It all comes down to embedded insecurities. I refuse to believe that civilization has lost all common sense. It seems more are just so uncomfortable interacting in-person, they are willing to believe outrageously obvious red flags. When we remove the tech bubble from our lives we get re-introduced to who we truly are. We also remove the toxic image of what “perfection” or “success” is, that has been created by celebrities and influencers.

Narcissism and Human Disconnection

I finally brought myself to watch the HBO documentary about the tragic story of Conrad Roy and Michelle Carter, I Love You, Now Die. Yes, it is an aggressive comparison but, it is a real life example of the plugged in realty we are living in. It is a real tragedy about two teenagers who are involved in a dramatic relationship, primarily via text. From my understanding they rarely ever actually meet in person.

Despite lacking in-person interaction, the Commonwealth of Massachusetts brought Carter to trial charging her and holding her responsible for Roy’s suicide. Their entire relationship was via texting and was on trial. It was easy for the Commonwealth to build a case because everything was in writing. Since phone records are forever, everything was available to see. Their entire “relationship” was literally on record.

The documentary really made me think about how disconnected and narcissistic we have all become. I wondered if Conrad’s and Michelle’s lives would have been different if they actually had a relationship in-person. Spoke to each other and interacted in person. After all, it is easy to remove emotions and empathy via text. It is much harder to lack emotion and empathy when you are face-to-face with someone you supposedly care for.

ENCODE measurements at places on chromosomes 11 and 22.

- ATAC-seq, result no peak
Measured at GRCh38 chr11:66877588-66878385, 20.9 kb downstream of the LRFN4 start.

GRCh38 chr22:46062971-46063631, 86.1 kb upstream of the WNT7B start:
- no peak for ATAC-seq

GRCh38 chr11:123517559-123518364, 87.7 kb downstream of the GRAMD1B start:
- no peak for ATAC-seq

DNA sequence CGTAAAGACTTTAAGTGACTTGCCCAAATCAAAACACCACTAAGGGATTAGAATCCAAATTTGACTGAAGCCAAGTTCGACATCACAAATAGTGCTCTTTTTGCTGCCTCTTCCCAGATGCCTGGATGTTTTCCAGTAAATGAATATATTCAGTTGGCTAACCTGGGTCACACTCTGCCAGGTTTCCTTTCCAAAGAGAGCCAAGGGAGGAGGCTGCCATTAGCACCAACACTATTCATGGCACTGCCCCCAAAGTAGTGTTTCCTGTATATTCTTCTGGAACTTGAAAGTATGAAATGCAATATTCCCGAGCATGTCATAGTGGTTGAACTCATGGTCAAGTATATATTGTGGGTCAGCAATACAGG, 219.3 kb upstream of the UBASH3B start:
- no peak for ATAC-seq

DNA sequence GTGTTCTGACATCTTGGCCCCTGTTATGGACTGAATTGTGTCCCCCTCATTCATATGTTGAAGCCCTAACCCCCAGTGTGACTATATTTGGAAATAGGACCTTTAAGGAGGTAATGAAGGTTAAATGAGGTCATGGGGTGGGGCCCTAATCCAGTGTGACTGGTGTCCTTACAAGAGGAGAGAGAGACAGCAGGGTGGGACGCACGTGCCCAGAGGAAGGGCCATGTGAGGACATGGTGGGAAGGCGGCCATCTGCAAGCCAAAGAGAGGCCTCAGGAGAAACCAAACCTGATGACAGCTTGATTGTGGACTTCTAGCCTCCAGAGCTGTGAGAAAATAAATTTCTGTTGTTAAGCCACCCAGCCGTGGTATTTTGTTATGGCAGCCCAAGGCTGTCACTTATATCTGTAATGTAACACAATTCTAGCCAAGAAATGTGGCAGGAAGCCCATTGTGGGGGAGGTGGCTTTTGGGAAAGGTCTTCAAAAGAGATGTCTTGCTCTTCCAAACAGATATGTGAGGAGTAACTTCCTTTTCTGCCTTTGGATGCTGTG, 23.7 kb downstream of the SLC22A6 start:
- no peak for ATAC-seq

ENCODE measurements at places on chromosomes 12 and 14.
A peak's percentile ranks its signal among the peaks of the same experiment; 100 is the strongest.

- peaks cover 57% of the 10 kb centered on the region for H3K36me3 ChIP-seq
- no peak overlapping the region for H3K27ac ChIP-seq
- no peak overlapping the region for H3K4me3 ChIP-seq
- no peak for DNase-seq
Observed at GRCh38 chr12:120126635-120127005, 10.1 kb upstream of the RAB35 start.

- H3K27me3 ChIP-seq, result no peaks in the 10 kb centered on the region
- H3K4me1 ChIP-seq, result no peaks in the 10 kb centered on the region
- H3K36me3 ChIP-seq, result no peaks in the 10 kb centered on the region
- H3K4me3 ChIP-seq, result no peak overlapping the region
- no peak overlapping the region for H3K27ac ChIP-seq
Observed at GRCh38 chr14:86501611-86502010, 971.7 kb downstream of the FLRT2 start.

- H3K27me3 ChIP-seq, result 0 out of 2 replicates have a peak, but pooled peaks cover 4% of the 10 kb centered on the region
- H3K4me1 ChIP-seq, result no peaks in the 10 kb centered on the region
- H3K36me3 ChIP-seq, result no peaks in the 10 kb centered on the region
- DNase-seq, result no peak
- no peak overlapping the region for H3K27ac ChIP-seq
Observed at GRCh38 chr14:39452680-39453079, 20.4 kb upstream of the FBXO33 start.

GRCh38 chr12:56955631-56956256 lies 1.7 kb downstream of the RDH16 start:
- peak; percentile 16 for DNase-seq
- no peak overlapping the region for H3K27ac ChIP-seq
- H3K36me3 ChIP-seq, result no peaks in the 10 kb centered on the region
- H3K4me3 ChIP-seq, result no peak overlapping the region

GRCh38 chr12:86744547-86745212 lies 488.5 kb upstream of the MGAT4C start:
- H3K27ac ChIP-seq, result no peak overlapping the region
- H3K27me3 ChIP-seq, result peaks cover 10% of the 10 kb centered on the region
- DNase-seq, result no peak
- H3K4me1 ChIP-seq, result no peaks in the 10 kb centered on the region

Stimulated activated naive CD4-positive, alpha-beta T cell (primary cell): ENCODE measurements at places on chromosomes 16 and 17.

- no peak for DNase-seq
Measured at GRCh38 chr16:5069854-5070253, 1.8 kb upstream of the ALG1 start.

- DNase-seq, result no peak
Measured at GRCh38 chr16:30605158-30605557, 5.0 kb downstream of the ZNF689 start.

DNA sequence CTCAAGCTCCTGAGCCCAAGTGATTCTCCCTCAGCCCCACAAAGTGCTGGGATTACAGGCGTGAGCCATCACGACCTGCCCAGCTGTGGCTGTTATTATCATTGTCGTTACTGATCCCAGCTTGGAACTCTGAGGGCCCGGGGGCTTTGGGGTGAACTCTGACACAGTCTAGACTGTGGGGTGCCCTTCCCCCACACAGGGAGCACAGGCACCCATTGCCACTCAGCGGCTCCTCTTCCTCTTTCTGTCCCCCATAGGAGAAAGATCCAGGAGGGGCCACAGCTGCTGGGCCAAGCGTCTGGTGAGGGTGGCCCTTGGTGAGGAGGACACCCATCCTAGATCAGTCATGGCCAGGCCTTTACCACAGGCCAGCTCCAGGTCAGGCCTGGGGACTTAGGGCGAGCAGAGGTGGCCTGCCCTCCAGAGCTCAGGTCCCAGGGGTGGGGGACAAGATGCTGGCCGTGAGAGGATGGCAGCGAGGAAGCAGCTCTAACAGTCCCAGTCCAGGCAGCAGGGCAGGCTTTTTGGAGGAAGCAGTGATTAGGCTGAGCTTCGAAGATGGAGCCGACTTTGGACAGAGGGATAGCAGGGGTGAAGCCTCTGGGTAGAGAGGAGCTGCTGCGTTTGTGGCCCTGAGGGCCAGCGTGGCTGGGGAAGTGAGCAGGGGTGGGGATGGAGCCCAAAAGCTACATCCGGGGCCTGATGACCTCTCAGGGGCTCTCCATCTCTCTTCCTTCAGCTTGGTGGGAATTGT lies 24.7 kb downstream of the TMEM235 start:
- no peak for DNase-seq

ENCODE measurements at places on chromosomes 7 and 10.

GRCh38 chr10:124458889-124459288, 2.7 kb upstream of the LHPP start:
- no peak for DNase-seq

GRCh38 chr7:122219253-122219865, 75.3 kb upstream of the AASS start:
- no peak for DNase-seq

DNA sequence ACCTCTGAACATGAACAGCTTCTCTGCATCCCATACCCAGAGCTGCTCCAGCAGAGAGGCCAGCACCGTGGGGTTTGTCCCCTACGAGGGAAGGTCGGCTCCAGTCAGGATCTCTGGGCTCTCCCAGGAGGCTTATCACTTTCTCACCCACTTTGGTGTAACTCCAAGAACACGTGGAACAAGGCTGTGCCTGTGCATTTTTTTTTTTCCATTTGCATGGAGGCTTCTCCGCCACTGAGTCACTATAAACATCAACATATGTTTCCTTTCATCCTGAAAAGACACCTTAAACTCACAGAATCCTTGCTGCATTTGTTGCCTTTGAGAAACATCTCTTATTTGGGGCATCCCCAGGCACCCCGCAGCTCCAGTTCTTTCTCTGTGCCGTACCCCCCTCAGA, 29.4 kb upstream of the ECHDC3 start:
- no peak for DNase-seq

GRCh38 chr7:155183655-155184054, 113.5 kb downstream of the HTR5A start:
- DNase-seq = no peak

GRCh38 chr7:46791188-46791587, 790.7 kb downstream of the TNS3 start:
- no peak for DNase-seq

When we hide behind our smart devices we isolate ourselves and often develop narcissistic tendencies. We can live in (or create) alternate realities. Celebrities and “influencers” have created a vapid images that children, teenagers and even adults aspire to achieve. By doing so, we lose touch with who we truly are. We no longer have our own hopes, dreams, and aspirations. Our creative sense and right brained thinking is hindered. Our emotional connection to reality is depleted, and we begin to lose sight of true human connection. Perhaps depression, anxiety, and emotional imbalances could decrease if everyone stopped judging each other with a “like” every second of every day.

Let’s Be Realistic

It may seem outrageous and even grim to consider. However, if we all continue to walk around with our heads down (buried in our smart devices) civilization is headed towards a lonely existence. I encourage you to try a tech detox for a day, a few days, a week even. Start small, perhaps remove just one social media outlet from your life? Maybe television? Whatever you feel you can stick too, give it a real try. See if your memory improves, your conversations are more in depth, or if your creative sense starts to blossom. As always, let’s practice realistic and authentic healing.